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    Go with a projector and screen. A 1080 projector still beats most of what you will see in a theater. I'm using a Panasonic 7000 on a DIY 155" screen with a 2.4:1 ratio, and viewing it from about 12'. It's much better than watching a flat screen TV. If I'm having guests and playing something with the lights on, I have dimming switches on everything. I use a slightly higher intensity for the projector and it's fine. I tried it with a new bulb at 100% brightness, and projecting from 15' yielded an image that was uncomfortably bright. You don't need to worry about how the superbowl is going to look during the party for everyone with the lights on using a projector.

    Concerning costs, I made my screen. Materials with a frame, border and screen was less than $125. If you can use a mitre box, saw and drill, you can make a screen. My expenses were a bit more-my trusty 20 year old staple gun bit the dust making the screen. We gave it toast and viking send off. I didn't factor in the cost of the new staple gun and beer.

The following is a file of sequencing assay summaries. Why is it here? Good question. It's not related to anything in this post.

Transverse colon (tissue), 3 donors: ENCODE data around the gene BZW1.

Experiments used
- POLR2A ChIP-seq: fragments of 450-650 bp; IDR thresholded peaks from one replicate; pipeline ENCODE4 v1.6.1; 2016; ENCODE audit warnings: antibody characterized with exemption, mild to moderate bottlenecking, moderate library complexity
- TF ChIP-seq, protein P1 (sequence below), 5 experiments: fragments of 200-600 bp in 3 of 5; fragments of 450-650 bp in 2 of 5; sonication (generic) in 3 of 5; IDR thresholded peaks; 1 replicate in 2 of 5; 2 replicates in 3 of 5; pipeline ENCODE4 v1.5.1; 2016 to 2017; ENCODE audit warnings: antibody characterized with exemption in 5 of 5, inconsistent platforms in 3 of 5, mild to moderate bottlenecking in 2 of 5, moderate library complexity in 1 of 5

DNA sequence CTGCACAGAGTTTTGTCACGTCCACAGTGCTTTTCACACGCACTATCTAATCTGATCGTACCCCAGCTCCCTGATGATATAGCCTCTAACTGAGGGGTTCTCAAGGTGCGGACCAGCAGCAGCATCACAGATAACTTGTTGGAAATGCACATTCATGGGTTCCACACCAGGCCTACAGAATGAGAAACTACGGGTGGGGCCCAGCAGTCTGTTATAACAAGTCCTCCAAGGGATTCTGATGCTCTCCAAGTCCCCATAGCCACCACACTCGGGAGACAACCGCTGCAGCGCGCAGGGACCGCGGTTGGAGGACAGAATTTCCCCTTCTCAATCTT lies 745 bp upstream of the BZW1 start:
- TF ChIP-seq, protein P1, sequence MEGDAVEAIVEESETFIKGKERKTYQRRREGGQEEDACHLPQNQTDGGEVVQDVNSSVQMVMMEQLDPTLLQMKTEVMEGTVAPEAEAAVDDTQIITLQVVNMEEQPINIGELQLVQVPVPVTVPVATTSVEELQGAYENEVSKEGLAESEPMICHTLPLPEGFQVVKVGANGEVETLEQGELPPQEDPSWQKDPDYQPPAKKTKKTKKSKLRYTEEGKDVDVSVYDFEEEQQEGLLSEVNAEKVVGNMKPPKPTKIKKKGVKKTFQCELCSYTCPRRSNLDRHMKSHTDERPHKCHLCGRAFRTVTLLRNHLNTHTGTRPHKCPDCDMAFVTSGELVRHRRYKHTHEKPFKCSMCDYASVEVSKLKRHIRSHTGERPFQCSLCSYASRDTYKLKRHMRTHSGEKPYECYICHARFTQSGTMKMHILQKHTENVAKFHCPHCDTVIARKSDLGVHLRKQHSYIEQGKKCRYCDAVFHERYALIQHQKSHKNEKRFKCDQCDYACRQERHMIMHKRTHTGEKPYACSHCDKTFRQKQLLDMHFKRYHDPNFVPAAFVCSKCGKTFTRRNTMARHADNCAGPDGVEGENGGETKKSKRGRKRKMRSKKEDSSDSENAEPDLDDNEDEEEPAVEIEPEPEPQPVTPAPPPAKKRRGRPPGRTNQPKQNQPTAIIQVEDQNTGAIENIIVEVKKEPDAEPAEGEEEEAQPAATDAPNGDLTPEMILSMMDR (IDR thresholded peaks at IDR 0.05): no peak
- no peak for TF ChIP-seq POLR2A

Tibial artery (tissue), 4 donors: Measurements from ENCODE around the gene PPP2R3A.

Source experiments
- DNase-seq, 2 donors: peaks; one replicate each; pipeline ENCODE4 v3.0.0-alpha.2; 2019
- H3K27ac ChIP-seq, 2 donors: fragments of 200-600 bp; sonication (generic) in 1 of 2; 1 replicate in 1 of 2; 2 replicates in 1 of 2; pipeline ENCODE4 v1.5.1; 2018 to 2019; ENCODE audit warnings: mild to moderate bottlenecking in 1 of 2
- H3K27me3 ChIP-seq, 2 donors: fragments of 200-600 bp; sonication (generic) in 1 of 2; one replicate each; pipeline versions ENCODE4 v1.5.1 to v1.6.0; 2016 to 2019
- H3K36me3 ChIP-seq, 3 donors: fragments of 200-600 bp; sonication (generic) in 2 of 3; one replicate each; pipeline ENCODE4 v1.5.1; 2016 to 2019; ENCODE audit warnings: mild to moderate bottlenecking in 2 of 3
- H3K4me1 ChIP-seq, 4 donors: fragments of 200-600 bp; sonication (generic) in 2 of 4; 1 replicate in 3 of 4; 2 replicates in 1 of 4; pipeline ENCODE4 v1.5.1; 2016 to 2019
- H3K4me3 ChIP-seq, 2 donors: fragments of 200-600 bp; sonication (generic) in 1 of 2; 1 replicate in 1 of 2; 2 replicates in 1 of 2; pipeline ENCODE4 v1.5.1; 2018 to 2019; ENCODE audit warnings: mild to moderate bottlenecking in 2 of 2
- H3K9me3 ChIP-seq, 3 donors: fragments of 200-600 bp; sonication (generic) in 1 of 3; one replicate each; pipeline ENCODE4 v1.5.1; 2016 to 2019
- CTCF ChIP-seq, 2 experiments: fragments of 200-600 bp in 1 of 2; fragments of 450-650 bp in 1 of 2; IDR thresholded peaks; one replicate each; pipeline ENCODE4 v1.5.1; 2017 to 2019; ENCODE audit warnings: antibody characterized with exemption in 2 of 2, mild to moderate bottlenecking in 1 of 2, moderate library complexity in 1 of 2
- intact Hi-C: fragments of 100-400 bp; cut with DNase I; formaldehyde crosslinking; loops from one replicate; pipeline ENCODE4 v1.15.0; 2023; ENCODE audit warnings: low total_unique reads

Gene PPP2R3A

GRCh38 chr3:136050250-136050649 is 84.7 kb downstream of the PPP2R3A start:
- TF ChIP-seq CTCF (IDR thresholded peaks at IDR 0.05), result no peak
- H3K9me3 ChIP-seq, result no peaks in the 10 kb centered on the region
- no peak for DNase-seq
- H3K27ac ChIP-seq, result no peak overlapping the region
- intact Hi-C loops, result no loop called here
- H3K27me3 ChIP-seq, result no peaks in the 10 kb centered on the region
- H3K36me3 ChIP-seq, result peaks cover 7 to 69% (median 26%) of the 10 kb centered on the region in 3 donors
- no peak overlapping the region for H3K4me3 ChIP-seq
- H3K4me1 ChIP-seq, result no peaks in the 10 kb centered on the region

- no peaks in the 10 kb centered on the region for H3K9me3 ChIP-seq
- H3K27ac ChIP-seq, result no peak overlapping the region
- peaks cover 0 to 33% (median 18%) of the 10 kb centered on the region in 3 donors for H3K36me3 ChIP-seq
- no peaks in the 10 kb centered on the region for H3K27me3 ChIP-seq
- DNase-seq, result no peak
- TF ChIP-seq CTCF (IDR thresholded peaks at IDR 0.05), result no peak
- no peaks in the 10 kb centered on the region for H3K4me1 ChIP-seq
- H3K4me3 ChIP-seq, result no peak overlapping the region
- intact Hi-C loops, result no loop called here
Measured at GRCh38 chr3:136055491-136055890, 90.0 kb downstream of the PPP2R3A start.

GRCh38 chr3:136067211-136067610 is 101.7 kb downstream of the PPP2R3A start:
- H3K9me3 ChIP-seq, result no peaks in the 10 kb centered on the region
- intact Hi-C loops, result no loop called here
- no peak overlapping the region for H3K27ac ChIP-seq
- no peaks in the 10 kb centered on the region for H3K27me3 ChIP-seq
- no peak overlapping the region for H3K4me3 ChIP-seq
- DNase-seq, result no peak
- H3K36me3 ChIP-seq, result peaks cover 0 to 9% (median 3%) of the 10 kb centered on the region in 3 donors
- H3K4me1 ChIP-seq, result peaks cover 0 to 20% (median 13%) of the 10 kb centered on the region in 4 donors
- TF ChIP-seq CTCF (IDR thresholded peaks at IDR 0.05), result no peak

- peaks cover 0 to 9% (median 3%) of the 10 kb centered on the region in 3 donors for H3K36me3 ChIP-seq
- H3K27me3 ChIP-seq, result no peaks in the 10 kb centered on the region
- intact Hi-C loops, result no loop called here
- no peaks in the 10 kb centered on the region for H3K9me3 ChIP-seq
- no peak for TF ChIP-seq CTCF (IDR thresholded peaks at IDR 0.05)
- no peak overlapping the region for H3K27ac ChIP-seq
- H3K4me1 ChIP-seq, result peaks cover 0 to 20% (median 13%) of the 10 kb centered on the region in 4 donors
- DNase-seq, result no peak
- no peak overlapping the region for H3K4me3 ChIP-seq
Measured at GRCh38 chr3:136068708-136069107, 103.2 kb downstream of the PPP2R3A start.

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  15. Bob Bielski

    Bob Bielski Second Unit

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    Go separates, easy to repair, replace, upgrade is cheaper. Try to stay away from in wall just won't be as good as floor standing and like John said can't be easily be moved to optimal placement. Want to share a few links to help all. One on Dolby Atmos and a new one on room acoustics, on a site I bumped into lately that has a boatload of information.
    https://www.dolby.com/us/en/technologies/dolby-atmos/dolby-atmos-home-theater-installation-guidelines.pdf
    http://www.mh-audio.nl/Audio Tips.asp?what=chain
    Hope this helps you and everyone else.